Wednesday, April 8, 2009

Odd Boy In

In response to my post about Bobby, a parent asked for advice on her son, who is headed for a social life like Bobby's, only middle-school style. Her question reminded me of this story, so here's my answer.

I once had an 8th grade student named Lon who had an emotional/behavioral disability. As if that wasn't enough of a social stigma, he was one of the shortest kids I've met and sort of funny looking (reminded me a little of a turtle, actually.) Anyway, Lon was very, very bright. He loved to read and read and read and write (self-chosen topics, of course.) Lon was on meds to stabilize his moods, meds to help him sleep, and meds to help him wake up (they also helped him gain weight.) In short, he had a lot of issues. If friends were issues, Lon would have been the most popular guy in school. Unfortunately, he had no friends. Every lunch period, he sat alone.

Flash-forward to the middle of the school year. A colleague mentioned that Lon had said something very humorous in her classroom that day, during lunch. Disappointed to think of Lon sitting in a teacher's classroom, instead of in the lunchroom with his peers, I questioned her about it. She said, "Oh, no. It's not like that; he and his little "clique" meet in here every day."

Clique?? She told me that for some time, Lon and his friends had been wandering down to her small room off of the cafeteria hallway. That Lon had a friend was new to me, so the next time I saw him, I asked him about it. Here's what he told me [paraphrased],

"I used to go to lunch all the time and sit by myself, because no one wanted to sit with me. Then one day, I noticed a girl across the room who was also sitting by herself. She's one of those "Goth" kids, kinda, so people are afraid of her. I decided to write her a poem, so I wrote it that night and just put it on her table the next day, and ever since then, we've been hanging out."

I asked Lon what the poem was about, and he said, "Just about being different and people not accepting who you are." He told me that he and this friend asked Mrs. P if they could eat lunch in her room one day, and before long, there were 4 or 5 kids in there, eating together every day.

What Lon had done was pure genius; he looked around for someone else whom others had not befriended, and he reached out. She reached back.

Not everyone is a poet, and all kids do not get along, but maybe some kids who have "no friends" are only looking at the "popular" kids or those closest to them and need to expand their efforts at friendship. Here are a few more tips:

*Ask your child's teacher to videotape his/her behavior in a typical classroom situation, without his knowledge, if you feel comfortable with that. Ask about using such video to educate your child about his/her own behavior--Would he want to be that child's friend? Why or why not? Obviously, this could be intimidating to a child, but handled properly can be an excellent teaching tool.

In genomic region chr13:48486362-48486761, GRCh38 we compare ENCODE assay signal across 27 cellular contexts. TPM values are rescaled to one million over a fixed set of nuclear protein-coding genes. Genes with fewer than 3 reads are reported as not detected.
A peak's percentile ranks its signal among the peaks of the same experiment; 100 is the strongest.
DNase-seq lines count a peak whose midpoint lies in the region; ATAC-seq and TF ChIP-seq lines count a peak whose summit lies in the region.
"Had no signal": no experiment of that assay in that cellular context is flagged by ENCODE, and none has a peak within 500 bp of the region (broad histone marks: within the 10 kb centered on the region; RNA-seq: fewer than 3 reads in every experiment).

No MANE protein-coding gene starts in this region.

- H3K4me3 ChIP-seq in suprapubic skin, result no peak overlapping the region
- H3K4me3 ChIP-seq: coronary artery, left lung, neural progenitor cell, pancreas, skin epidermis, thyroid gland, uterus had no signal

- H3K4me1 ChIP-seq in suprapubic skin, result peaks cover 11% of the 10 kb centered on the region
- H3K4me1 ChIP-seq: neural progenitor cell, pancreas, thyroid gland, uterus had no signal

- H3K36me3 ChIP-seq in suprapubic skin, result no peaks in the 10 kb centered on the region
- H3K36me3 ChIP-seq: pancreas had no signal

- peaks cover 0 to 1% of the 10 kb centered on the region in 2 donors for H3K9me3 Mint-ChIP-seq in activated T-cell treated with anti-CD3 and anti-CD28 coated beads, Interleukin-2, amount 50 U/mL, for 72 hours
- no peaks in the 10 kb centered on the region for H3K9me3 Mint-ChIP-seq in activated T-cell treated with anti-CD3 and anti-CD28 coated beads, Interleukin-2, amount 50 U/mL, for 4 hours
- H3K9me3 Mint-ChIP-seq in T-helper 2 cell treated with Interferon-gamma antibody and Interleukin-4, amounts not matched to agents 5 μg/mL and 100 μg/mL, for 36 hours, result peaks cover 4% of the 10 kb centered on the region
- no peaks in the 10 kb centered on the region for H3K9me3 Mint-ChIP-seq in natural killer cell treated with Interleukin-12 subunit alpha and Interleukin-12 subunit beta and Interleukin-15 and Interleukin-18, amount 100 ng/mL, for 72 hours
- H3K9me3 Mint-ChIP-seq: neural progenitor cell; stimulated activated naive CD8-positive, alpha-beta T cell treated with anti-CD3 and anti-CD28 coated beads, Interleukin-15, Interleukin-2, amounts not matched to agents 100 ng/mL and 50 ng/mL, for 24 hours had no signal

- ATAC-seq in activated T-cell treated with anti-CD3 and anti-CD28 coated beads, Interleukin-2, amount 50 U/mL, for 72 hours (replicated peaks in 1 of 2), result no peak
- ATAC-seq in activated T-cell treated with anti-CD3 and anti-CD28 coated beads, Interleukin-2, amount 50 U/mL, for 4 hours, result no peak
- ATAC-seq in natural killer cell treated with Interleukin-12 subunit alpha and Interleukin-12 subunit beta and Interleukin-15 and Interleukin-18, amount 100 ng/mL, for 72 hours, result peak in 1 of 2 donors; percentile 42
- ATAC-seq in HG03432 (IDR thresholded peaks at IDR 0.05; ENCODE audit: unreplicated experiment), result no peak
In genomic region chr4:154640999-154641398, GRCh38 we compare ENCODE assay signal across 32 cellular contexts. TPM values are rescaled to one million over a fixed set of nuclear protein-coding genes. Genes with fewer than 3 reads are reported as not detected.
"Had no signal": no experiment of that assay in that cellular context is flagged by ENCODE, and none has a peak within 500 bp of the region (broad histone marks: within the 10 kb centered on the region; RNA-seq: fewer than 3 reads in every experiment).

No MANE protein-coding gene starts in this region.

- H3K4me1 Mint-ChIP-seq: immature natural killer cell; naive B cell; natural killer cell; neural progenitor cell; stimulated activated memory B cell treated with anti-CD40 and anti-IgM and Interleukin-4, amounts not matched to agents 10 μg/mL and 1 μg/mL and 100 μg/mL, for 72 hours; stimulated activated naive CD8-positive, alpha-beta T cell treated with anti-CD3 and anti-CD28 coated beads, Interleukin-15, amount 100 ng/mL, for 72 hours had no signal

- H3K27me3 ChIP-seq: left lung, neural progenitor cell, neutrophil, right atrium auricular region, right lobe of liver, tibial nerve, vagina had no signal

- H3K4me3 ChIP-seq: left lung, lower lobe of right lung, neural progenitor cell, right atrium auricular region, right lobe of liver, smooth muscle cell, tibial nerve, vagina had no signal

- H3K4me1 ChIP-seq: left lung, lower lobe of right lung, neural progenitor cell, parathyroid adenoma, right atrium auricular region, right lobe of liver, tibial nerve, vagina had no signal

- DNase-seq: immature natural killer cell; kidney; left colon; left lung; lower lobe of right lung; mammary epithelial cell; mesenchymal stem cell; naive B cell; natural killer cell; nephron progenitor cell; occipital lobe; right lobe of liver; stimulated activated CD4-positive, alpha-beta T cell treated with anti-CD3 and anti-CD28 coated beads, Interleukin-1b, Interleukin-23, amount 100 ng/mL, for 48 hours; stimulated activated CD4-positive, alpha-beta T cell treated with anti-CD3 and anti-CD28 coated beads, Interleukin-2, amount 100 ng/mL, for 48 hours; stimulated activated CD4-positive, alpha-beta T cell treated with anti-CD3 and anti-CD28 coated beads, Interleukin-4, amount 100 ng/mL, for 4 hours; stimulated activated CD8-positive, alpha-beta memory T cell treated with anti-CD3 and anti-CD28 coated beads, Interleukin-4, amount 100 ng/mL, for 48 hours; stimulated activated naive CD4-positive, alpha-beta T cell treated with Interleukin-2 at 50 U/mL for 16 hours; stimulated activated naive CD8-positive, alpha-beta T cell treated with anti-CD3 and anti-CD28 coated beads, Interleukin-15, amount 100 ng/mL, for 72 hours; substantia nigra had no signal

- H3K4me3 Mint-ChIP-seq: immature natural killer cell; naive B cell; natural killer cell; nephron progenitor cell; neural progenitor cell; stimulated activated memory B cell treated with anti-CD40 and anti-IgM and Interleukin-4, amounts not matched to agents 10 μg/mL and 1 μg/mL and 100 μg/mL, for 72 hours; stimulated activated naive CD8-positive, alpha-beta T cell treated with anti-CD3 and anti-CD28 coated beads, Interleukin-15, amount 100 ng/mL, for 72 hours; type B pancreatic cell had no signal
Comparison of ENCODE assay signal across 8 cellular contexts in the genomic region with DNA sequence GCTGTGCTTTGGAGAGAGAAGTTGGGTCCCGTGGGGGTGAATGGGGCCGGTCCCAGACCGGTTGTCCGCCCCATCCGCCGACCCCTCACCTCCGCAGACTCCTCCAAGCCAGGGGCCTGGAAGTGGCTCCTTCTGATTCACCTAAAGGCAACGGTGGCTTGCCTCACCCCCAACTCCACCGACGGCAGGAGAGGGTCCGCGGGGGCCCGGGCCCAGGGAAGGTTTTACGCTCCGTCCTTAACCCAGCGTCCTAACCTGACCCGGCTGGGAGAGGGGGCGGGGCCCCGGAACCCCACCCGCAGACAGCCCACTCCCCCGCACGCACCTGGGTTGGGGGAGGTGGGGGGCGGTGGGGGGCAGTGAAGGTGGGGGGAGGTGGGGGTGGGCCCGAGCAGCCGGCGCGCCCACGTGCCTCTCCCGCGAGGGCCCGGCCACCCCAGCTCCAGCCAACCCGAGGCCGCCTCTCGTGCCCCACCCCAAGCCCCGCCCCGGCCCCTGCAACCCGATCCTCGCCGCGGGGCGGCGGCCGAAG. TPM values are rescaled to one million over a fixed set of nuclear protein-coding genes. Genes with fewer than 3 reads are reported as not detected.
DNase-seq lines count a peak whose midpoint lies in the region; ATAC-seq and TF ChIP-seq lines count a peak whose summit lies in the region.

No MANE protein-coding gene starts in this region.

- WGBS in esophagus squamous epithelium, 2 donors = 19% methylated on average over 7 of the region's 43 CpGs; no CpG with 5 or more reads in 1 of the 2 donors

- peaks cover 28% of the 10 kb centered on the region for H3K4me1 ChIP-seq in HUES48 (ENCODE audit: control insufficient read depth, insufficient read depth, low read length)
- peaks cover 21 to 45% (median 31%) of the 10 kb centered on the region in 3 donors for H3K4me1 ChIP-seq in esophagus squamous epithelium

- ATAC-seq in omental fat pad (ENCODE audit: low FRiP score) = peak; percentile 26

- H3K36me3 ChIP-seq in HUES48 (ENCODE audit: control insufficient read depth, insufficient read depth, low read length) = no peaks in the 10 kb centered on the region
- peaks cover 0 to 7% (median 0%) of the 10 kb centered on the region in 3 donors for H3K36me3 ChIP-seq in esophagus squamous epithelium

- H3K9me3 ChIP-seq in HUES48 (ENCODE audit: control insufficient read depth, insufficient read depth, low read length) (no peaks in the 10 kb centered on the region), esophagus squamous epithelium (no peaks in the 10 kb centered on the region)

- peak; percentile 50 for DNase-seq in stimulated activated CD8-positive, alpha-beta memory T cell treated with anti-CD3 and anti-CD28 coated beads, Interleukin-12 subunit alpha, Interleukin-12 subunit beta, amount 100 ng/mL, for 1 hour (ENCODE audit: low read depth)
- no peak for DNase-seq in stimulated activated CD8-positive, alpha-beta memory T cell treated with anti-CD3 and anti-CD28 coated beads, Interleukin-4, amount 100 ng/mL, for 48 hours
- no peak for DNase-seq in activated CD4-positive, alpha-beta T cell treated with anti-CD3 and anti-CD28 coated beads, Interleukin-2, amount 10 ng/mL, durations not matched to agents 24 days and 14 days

*Ask the school about providing a smaller setting for a group of kids to eat lunch together. Invite a few leaders, but also reserve a few spots for special needs kids. This might help them make connections in a less-threatening environment. Our school counselors have also started offering special activities during recess (board game days, large-group games, dodge-ball, etc.)

*Read some of Michelle Garcia-Winner's materials on teaching "Social Thinking." One of the concepts I've learned from her include this, "People have thoughts about us all the time. Sometimes, they are normal thoughts that make them want to hang out with us. Sometimes, they have weird thoughts about us and don't want to hang out with us. We can control some of those thoughts through our actions." I use this philosophy currently with a female student with whom we are working on personal dress and hygiene. "Like it or not, when you don't wash your hair, it makes people have weird thoughts about you. Do you want people to have weird thoughts about you? No? Then what do you need to do?"

*Another way to help your child find friends is helping him find an after-school club to join, or signing him/her up for karate or something like that. Sometimes, too, when teachers put special-needs kids in roles with power (leading a group, for example), it draws others to them. I've also sent kids outside for recess with a new/different ball to share on the playground, first talking with them about "Expected and Unexpected" behaviors (Michelle again) when you want to gain friends.

I hope these ideas offer something promising for someone you know...

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